After walking the floor for a couple of days, librarian BEA attendees gathered for the fourth annual "Shout and Share" session near the end of the show. A panel of seven library collection development and media types had just eight minutes each to share as many titles they could. While the group anticipated Richard Russo, Michael Chabon, Barbara Kingsolver and other new books from bestselling authors, but the Shout and Share participants were especially adept at shining light on new gems.
Moderator Barbara Genco, special projects manager at Library Journal, got things rolling by picking The Absolutist by John Boyne (Other Press, July). "I'm still in a Downton Abbey depression," she shared, but this World War I story (with white feathers of cowardice and a gay love triangle) helped ease that condition. She also mentioned the Unofficial Downton Abbey Cookbook by Emily Ansara Baines, to be published in September by Adams Media, which also published unofficial cookbooks for Harry Potter and Game of Thrones. Another book Genco suggested for those who like "food porn" as much as she does: Consider the Fork: A History of How We Cook and Eat by Bee Wilson (Basic Books, Oct.). Her crossover YA pick was Pirate Cinema by Cory Doctorow, published by Tor Teen in October.
Next up, Alene Moroni, order collection manager, King County Library system, Wash., made an already frenetic pace seem more like a frenzy as she plowed through recommendation after recommendation. The Art of Procrastination by John Perry (Workman, Sept.) intrigued Moroni, although, she admitted, "I haven't had time to read it." She also pointed out the "Gatsbyesque" Life Among Giants by Bill Roorbach (Algonquin, Nov.) and Breed by Chase Novak, which she described as "Rosemary's Baby moves to the Upper East Side" (Mulholland Books, Sept.). Novak, incidentally, is the pen name of Scott Spencer, author of Endless Love and the National Book Award-nominated A Ship Made of Paper. Moroni also shared "cat poetry" from the forthcoming I Could Pee on This by Francesco Marciuliano (Chronicle, Aug.)
Offering the male perspective, Library Journal's "Books for Dudes" columnist Douglas Lord praised The Yard (Putnam, May), a debut thriller by Alex Grecian--heir to the Grecian Formula hair franchise, Lord joked, "but it's good." Under "escape reading," Lord recommended Dead Men by Richard Pierce (Overlook, May) and Hidden Things by Doyce Testerman (Harper Voyager, Aug.).
In nonfiction, he named Ballparking: Practical Math for Impractical Sports Questions by Aaron Santos (Running Press, May), for those who might ever wonder about things like the number of teeth lost by National Hockey League players (27,000).
There was an murmur of agreement from attendees when Kaite Mediatore Stover, director reader's services, Kansas City Public Library, shared how she was moved by Will Schwalbe's BEA talk about The End of Your Life Book Club (Knopf, Oct.). "It's an unsentimental portrait of a man's love for his witty and wise mother going through chemo," she said. "We all fell in love with Will."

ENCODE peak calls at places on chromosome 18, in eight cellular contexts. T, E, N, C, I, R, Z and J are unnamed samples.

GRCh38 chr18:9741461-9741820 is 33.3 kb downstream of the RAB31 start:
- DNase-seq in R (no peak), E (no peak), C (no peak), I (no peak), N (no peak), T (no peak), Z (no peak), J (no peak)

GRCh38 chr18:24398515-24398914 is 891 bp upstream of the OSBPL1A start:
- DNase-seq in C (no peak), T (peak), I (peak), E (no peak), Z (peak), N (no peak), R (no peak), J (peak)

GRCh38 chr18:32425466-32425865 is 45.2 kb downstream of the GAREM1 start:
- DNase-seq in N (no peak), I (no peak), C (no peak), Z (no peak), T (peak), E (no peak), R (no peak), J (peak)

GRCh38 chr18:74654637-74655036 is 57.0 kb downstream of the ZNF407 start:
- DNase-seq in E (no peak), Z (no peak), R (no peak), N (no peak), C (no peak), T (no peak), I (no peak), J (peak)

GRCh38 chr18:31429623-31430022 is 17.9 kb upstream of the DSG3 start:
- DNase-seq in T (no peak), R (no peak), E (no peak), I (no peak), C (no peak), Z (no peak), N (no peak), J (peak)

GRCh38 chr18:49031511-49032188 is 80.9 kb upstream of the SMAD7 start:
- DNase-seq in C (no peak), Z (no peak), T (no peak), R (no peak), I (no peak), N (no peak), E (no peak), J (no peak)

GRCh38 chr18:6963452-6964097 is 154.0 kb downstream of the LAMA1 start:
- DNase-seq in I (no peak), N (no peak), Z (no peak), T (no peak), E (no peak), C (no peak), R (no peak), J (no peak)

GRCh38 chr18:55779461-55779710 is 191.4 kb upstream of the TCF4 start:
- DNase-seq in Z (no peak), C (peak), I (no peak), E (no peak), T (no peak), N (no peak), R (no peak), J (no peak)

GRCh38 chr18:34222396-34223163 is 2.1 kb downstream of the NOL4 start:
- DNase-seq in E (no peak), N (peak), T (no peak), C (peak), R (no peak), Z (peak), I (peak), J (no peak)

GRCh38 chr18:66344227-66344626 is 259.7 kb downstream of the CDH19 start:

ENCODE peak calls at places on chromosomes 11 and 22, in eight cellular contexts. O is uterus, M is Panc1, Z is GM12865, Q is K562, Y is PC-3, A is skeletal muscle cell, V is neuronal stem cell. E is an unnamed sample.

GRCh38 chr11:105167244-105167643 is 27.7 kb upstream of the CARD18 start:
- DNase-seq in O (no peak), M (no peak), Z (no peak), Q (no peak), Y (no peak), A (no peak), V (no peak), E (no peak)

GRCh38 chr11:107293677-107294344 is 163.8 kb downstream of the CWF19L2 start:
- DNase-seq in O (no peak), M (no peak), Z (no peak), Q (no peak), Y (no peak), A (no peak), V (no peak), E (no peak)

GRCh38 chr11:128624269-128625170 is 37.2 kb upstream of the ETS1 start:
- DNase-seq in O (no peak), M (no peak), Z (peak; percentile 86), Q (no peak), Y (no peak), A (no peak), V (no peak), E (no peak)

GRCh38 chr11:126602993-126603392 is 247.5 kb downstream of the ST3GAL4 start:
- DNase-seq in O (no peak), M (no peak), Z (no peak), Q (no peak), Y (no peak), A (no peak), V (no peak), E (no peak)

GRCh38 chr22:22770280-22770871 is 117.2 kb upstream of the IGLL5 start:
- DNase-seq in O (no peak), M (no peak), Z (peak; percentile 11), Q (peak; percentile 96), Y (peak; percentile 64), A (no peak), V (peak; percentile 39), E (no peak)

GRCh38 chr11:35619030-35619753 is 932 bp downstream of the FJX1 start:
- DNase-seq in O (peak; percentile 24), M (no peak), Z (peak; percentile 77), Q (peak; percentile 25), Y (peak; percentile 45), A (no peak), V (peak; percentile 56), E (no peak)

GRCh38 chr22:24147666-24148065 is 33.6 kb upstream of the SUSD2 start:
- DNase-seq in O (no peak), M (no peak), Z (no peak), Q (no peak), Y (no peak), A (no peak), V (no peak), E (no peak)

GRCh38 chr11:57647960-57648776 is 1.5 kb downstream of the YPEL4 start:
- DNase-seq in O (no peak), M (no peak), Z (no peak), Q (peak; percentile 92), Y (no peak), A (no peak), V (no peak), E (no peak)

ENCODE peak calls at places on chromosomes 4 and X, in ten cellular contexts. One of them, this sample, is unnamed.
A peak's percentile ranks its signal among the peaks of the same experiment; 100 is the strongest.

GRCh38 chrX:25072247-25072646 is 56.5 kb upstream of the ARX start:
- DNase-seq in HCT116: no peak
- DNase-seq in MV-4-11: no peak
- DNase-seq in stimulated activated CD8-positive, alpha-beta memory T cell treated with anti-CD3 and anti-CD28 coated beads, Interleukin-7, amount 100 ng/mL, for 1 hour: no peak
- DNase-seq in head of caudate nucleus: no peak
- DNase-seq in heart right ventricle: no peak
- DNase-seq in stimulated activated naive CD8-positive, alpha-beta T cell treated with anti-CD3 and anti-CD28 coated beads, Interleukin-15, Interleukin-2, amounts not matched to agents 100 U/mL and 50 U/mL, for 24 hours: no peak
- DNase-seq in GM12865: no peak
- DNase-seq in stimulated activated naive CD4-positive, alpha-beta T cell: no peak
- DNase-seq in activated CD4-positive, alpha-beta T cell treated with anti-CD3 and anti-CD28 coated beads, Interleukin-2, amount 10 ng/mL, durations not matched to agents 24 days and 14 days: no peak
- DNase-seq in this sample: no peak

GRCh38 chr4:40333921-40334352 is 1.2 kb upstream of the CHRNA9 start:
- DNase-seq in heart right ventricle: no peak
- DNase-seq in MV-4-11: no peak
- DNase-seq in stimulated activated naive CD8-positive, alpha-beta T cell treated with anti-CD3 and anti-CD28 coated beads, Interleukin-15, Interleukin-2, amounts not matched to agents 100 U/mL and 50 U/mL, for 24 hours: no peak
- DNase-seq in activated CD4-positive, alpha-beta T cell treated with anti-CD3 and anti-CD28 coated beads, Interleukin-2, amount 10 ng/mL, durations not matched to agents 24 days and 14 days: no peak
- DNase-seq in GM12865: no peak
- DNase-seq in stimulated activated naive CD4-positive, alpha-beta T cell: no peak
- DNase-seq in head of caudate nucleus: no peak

Stover's pick for Downton Abbey fans: The Age of Desire by Jennie Fields (Pamela Dorman Books, Aug.).
The New York Public Library's Miriam Tuliao started off with Office Girl, a debut novel about twentysomethings who start an art movement because office work would kill them, written by playwright Joe Meno with illustrations by Cody Hudson and photographs by Todd Baxter (Akashic, July).
She also mentioned Born This Way: Real Stories of Growing Up Gay by Paul Vitagliano (Quirk, Nov.), an illustrated book featuring the experience of famous and not-famous people from across the LBGTO community. "I think we really need to get it for our libraries," she emphasized.
"Didn't you just choke up yesterday?" asked Robin Beerbower, from the Salem Public Library, Ore., referring to Jonathan Evison's discussion of his third novel, The Revised Fundamentals of Caregiving (Algonquin, Aug.) "It's obvious that this comes from both his heart and his soul," she added. Her women's book club pick was The Care of Handling of Roses with Thorns by Margaret Dilloway (Putnam, August).
Beerbower's YA pick was Every Day by David Levithan (Knopf, Aug.), which is about a teen who wakes up in a new person's body every day. "What do you do when you fall in love?" asked the Oregon librarian.
Wendy Bartlett, collection development manger for Cuyahoga County Public Library, Ohio, thanked the panelists for letting her round out the day's picks with her "number one book for the fall": The Orchardist by Amanda Coplin (HarperCollins, Aug.) The premise: the caretaker of an orchard finds himself taking care of two very young and pregnant teens. "I am a sucker for language," said Bartlett, "and this is beautifully, beautifully written."
Among the other books Bartlett highlighted was Denis Lehane's first pick for his new imprint at HarperCollins, The Cutting Season by Attica Locke, coming out in September. She also gave a nod to Juliet in August by Diane Weaver (Amy Einhorn/Putnam, July), which won the Giller Prize in Canada. --Bridget Kinsella